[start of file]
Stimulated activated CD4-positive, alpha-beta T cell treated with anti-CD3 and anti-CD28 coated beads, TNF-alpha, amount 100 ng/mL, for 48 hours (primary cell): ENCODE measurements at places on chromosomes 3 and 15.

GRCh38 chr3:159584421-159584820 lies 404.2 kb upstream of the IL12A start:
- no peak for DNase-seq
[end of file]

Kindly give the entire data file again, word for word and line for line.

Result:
Stimulated activated CD4-positive, alpha-beta T cell treated with anti-CD3 and anti-CD28 coated beads, TNF-alpha, amount 100 ng/mL, for 48 hours (primary cell): ENCODE measurements at places on chromosomes 3 and 15.

GRCh38 chr3:159584421-159584820 lies 404.2 kb upstream of the IL12A start:
- no peak for DNase-seq